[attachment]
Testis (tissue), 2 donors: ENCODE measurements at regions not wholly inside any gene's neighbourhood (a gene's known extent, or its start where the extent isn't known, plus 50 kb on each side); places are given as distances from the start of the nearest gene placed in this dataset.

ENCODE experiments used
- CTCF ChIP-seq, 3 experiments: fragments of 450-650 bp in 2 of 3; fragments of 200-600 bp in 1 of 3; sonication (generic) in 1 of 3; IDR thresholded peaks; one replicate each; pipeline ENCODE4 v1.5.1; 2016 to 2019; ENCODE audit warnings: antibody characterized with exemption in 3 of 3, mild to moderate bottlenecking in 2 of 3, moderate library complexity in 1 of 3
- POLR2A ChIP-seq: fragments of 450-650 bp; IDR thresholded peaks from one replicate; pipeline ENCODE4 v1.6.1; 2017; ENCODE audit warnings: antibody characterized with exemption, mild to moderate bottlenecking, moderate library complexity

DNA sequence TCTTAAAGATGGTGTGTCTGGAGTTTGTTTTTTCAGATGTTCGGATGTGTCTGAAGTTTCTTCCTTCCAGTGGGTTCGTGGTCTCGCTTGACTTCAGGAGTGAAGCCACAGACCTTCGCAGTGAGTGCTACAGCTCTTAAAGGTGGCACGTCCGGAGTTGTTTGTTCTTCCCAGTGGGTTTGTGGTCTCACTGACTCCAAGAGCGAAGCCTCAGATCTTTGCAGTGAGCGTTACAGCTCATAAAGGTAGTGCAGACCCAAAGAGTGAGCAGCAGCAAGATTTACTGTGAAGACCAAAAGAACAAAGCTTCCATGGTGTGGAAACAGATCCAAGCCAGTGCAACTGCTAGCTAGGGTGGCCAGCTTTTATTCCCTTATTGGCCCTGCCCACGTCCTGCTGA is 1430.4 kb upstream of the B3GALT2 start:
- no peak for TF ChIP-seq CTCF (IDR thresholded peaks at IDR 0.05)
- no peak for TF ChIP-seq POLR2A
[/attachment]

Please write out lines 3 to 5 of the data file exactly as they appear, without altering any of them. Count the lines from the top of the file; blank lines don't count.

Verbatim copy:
- CTCF ChIP-seq, 3 experiments: fragments of 450-650 bp in 2 of 3; fragments of 200-600 bp in 1 of 3; sonication (generic) in 1 of 3; IDR thresholded peaks; one replicate each; pipeline ENCODE4 v1.5.1; 2016 to 2019; ENCODE audit warnings: antibody characterized with exemption in 3 of 3, mild to moderate bottlenecking in 2 of 3, moderate library complexity in 1 of 3
- POLR2A ChIP-seq: fragments of 450-650 bp; IDR thresholded peaks from one replicate; pipeline ENCODE4 v1.6.1; 2017; ENCODE audit warnings: antibody characterized with exemption, mild to moderate bottlenecking, moderate library complexity

DNA sequence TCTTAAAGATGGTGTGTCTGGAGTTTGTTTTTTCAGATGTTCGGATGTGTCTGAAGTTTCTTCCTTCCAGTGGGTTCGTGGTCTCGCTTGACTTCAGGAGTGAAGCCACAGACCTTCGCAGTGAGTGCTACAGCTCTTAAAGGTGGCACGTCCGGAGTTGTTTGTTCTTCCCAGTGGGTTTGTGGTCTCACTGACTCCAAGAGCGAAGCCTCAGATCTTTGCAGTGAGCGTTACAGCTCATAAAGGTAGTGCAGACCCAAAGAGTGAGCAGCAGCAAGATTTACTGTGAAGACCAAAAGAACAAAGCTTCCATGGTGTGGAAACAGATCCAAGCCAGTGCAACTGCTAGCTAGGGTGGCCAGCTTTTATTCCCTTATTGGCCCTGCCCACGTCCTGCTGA is 1430.4 kb upstream of the B3GALT2 start: